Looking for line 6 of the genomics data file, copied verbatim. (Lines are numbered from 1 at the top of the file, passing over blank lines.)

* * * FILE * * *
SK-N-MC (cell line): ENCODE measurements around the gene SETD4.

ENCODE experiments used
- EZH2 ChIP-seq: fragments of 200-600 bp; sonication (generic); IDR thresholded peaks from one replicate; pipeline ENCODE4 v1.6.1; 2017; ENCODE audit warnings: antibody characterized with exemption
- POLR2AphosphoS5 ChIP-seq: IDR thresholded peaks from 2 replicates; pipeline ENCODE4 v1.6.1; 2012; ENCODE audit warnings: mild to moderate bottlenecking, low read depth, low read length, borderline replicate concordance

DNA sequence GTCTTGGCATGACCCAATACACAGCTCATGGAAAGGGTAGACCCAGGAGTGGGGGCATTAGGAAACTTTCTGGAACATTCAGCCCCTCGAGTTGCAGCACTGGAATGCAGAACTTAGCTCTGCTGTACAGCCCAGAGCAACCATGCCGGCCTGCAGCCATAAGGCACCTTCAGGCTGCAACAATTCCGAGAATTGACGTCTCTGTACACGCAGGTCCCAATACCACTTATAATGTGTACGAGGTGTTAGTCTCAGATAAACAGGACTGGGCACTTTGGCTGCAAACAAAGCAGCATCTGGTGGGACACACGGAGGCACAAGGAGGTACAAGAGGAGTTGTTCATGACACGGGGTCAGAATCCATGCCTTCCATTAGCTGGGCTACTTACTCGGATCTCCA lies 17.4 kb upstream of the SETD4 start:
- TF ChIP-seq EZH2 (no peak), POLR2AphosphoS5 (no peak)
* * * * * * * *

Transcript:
- TF ChIP-seq EZH2 (no peak), POLR2AphosphoS5 (no peak)